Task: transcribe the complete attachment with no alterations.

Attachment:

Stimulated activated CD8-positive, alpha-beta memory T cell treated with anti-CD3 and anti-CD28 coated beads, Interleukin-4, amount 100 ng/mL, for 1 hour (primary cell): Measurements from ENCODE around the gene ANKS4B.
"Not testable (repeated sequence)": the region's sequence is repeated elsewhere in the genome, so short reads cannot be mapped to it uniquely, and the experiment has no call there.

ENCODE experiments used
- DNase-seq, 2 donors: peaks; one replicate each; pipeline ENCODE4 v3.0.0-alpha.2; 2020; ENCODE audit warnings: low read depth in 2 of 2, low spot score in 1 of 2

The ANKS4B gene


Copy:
Stimulated activated CD8-positive, alpha-beta memory T cell treated with anti-CD3 and anti-CD28 coated beads, Interleukin-4, amount 100 ng/mL, for 1 hour (primary cell): Measurements from ENCODE around the gene ANKS4B.
"Not testable (repeated sequence)": the region's sequence is repeated elsewhere in the genome, so short reads cannot be mapped to it uniquely, and the experiment has no call there.

ENCODE experiments used
- DNase-seq, 2 donors: peaks; one replicate each; pipeline ENCODE4 v3.0.0-alpha.2; 2020; ENCODE audit warnings: low read depth in 2 of 2, low spot score in 1 of 2

The ANKS4B gene